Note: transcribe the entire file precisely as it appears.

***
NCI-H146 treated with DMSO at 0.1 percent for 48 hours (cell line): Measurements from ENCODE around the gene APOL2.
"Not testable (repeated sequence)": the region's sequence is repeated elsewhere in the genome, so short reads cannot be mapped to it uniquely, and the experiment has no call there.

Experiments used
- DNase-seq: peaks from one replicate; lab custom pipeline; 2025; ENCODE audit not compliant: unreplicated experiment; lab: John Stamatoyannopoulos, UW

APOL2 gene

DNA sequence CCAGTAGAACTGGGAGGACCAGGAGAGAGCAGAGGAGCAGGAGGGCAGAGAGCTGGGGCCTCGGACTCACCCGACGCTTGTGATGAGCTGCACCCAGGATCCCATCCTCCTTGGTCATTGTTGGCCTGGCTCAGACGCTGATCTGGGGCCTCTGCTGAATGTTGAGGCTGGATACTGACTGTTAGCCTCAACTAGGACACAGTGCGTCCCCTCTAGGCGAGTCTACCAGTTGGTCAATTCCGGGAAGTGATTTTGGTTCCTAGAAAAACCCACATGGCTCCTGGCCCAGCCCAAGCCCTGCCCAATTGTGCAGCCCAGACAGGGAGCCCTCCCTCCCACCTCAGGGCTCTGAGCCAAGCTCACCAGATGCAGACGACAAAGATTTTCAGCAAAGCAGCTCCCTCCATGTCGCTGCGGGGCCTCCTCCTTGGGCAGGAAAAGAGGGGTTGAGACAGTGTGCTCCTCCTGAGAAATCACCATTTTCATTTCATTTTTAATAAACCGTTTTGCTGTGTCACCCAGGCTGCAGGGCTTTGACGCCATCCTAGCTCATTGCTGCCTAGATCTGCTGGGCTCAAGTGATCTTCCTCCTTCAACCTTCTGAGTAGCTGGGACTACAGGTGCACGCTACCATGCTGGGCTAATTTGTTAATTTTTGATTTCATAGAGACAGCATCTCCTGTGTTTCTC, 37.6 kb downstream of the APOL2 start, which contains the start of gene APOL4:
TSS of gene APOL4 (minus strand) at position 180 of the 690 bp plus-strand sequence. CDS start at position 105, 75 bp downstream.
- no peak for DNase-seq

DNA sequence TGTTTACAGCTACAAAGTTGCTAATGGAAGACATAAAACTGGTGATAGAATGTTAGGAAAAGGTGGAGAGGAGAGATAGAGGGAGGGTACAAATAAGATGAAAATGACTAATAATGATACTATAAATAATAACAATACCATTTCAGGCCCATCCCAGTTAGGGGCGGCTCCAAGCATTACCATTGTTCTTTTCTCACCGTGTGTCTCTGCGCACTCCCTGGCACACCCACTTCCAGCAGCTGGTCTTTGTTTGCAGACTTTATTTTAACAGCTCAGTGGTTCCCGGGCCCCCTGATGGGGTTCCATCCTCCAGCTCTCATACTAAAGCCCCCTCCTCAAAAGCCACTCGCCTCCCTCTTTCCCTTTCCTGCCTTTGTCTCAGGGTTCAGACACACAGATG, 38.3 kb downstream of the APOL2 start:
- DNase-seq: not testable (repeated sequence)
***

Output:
NCI-H146 treated with DMSO at 0.1 percent for 48 hours (cell line): Measurements from ENCODE around the gene APOL2.
"Not testable (repeated sequence)": the region's sequence is repeated elsewhere in the genome, so short reads cannot be mapped to it uniquely, and the experiment has no call there.

Experiments used
- DNase-seq: peaks from one replicate; lab custom pipeline; 2025; ENCODE audit not compliant: unreplicated experiment; lab: John Stamatoyannopoulos, UW

APOL2 gene

DNA sequence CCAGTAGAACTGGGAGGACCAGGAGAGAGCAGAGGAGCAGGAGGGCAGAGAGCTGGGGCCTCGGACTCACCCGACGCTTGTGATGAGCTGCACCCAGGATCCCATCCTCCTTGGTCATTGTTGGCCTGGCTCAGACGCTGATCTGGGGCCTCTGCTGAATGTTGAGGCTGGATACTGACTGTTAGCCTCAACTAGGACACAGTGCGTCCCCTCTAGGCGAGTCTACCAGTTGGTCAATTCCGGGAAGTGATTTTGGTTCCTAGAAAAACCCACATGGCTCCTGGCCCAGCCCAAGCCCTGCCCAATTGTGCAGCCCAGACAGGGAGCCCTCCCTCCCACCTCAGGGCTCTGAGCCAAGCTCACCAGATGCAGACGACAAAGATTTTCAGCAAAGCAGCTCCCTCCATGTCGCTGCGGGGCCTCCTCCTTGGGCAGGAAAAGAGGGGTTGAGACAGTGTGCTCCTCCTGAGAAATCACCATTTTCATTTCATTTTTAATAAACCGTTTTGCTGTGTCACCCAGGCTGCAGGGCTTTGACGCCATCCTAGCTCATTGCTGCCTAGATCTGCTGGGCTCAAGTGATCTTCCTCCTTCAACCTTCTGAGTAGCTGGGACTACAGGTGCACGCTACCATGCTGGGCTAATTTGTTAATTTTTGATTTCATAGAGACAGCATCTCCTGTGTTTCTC, 37.6 kb downstream of the APOL2 start, which contains the start of gene APOL4:
TSS of gene APOL4 (minus strand) at position 180 of the 690 bp plus-strand sequence. CDS start at position 105, 75 bp downstream.
- no peak for DNase-seq

DNA sequence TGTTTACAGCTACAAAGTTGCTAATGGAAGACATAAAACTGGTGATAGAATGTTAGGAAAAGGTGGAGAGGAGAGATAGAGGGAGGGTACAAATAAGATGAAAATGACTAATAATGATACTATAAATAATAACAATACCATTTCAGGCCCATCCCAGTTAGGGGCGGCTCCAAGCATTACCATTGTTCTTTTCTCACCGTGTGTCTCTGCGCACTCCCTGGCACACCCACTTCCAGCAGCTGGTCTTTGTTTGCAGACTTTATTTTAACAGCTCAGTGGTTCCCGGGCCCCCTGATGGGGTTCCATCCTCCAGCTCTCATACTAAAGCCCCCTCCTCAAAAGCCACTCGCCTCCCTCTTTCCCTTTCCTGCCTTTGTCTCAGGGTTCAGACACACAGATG, 38.3 kb downstream of the APOL2 start:
- DNase-seq: not testable (repeated sequence)